In 1967, The Beatles were at the height of their fame, and it seemed they could do no wrong. Then, on a Christmas holiday evening, with all of Britain watching, the Beatles broadcast their film called Magical Mystery Tour to something like a national spit-take.
The music would live on, as the album of the same name reached No. 1. But the film sank into semi-obscurity. Only a few people saw it after 1967, though one, a young film maker named Martin Scorsese, was totally taken with it. Now, the film has been cleaned up and reissued on DVD and Blu-Ray, and producer Jonathan Clyde of Apple Corps says it is time to reassess The Beatles' most idiosyncratic work.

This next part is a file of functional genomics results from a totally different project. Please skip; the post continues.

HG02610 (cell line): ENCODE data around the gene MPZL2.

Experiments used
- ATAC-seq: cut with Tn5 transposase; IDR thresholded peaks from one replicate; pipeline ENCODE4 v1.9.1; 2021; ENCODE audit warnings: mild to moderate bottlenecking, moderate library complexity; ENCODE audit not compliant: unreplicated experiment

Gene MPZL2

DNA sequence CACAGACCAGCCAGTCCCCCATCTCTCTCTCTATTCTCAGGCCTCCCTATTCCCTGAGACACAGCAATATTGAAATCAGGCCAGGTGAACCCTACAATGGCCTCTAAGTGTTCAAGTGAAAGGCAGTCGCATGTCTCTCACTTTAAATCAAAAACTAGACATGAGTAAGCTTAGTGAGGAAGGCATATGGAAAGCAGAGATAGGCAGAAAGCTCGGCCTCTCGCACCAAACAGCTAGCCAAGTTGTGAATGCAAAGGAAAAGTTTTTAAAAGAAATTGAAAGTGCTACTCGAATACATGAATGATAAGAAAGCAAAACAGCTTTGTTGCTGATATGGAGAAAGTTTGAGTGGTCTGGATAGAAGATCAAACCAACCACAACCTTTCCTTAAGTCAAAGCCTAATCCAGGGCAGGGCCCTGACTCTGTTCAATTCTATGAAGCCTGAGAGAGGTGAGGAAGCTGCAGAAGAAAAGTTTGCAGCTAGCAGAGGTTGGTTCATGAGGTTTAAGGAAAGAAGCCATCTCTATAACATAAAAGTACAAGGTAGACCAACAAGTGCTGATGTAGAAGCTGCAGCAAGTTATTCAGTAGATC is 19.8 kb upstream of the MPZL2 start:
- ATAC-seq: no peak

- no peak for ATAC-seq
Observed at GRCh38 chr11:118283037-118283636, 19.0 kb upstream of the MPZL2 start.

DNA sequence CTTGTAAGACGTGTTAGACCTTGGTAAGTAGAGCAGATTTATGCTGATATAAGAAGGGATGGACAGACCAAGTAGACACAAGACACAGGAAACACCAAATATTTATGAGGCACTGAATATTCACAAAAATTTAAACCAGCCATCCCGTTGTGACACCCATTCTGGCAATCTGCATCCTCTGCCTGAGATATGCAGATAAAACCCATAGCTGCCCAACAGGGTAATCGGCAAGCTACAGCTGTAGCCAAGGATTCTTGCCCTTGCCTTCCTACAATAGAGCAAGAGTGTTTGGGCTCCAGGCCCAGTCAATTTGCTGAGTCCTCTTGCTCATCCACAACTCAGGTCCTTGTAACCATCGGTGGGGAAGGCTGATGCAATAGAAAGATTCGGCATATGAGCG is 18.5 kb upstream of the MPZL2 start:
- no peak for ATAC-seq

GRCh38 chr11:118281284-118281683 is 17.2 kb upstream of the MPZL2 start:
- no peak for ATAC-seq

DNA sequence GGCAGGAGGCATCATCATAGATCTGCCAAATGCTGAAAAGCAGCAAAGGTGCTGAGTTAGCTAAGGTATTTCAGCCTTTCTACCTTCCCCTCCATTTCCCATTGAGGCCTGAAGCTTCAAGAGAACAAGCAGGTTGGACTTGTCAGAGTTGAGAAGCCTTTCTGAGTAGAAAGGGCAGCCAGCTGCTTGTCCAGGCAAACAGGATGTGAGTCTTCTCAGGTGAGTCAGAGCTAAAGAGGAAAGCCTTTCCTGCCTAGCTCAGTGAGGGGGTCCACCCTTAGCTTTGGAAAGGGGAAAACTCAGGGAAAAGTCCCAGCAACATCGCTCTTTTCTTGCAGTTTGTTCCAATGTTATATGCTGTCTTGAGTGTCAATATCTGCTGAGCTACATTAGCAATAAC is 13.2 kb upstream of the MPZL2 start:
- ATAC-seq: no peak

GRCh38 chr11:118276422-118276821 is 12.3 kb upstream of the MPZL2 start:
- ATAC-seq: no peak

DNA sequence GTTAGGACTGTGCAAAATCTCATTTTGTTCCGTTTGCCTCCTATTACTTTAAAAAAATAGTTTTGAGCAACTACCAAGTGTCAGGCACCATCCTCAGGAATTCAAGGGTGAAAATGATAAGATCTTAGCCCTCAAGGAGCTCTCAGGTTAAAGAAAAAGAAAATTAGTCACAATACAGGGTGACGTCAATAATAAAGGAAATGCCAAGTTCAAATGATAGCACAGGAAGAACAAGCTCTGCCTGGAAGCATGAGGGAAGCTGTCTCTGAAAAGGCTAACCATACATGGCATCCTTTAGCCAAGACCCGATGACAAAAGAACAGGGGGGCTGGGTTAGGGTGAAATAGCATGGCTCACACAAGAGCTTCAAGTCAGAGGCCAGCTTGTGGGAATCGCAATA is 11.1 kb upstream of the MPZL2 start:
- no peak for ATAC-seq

"I think [the film] scared them," Clyde says in an interview with Soundcheck's John Schaefer. "Adults saw The Beatles as quite good role models for their children in this scary social revolutionary change that was going on during the '60s. But suddenly, The Beatles had gone weird."